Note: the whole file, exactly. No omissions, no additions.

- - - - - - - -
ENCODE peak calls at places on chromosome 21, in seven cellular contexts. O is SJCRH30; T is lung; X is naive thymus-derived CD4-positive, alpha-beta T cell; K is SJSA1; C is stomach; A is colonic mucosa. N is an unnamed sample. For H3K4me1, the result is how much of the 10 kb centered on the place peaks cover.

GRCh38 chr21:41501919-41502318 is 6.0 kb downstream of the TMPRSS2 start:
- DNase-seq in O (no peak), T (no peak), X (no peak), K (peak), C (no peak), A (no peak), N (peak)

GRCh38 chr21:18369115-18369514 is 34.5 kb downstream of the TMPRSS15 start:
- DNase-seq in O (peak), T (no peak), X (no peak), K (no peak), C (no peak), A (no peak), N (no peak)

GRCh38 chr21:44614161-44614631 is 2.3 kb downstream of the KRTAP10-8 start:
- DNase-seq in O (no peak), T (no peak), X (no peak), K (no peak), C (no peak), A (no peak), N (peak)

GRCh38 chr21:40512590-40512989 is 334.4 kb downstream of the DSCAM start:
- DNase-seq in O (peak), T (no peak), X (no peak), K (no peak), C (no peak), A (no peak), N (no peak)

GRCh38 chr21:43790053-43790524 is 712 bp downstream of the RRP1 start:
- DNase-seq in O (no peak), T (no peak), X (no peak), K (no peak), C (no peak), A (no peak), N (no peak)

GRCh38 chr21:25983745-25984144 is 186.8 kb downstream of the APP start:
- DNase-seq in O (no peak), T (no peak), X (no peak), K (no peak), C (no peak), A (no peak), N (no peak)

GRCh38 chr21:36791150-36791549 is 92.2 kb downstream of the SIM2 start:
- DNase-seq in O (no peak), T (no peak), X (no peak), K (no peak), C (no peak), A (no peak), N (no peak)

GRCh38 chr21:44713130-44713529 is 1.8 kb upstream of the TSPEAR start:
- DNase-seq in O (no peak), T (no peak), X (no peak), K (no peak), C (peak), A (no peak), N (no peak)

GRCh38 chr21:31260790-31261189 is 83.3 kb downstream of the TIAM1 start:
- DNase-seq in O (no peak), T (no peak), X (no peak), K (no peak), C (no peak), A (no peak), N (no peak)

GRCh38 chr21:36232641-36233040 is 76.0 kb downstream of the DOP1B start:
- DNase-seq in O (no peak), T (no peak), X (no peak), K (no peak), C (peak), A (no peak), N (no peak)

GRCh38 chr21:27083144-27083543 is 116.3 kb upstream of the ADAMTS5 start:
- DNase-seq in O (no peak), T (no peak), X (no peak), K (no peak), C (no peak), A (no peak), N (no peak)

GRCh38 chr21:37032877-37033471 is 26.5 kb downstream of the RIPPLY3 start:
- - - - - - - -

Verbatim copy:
ENCODE peak calls at places on chromosome 21, in seven cellular contexts. O is SJCRH30; T is lung; X is naive thymus-derived CD4-positive, alpha-beta T cell; K is SJSA1; C is stomach; A is colonic mucosa. N is an unnamed sample. For H3K4me1, the result is how much of the 10 kb centered on the place peaks cover.

GRCh38 chr21:41501919-41502318 is 6.0 kb downstream of the TMPRSS2 start:
- DNase-seq in O (no peak), T (no peak), X (no peak), K (peak), C (no peak), A (no peak), N (peak)

GRCh38 chr21:18369115-18369514 is 34.5 kb downstream of the TMPRSS15 start:
- DNase-seq in O (peak), T (no peak), X (no peak), K (no peak), C (no peak), A (no peak), N (no peak)

GRCh38 chr21:44614161-44614631 is 2.3 kb downstream of the KRTAP10-8 start:
- DNase-seq in O (no peak), T (no peak), X (no peak), K (no peak), C (no peak), A (no peak), N (peak)

GRCh38 chr21:40512590-40512989 is 334.4 kb downstream of the DSCAM start:
- DNase-seq in O (peak), T (no peak), X (no peak), K (no peak), C (no peak), A (no peak), N (no peak)

GRCh38 chr21:43790053-43790524 is 712 bp downstream of the RRP1 start:
- DNase-seq in O (no peak), T (no peak), X (no peak), K (no peak), C (no peak), A (no peak), N (no peak)

GRCh38 chr21:25983745-25984144 is 186.8 kb downstream of the APP start:
- DNase-seq in O (no peak), T (no peak), X (no peak), K (no peak), C (no peak), A (no peak), N (no peak)

GRCh38 chr21:36791150-36791549 is 92.2 kb downstream of the SIM2 start:
- DNase-seq in O (no peak), T (no peak), X (no peak), K (no peak), C (no peak), A (no peak), N (no peak)

GRCh38 chr21:44713130-44713529 is 1.8 kb upstream of the TSPEAR start:
- DNase-seq in O (no peak), T (no peak), X (no peak), K (no peak), C (peak), A (no peak), N (no peak)

GRCh38 chr21:31260790-31261189 is 83.3 kb downstream of the TIAM1 start:
- DNase-seq in O (no peak), T (no peak), X (no peak), K (no peak), C (no peak), A (no peak), N (no peak)

GRCh38 chr21:36232641-36233040 is 76.0 kb downstream of the DOP1B start:
- DNase-seq in O (no peak), T (no peak), X (no peak), K (no peak), C (peak), A (no peak), N (no peak)

GRCh38 chr21:27083144-27083543 is 116.3 kb upstream of the ADAMTS5 start:
- DNase-seq in O (no peak), T (no peak), X (no peak), K (no peak), C (no peak), A (no peak), N (no peak)

GRCh38 chr21:37032877-37033471 is 26.5 kb downstream of the RIPPLY3 start: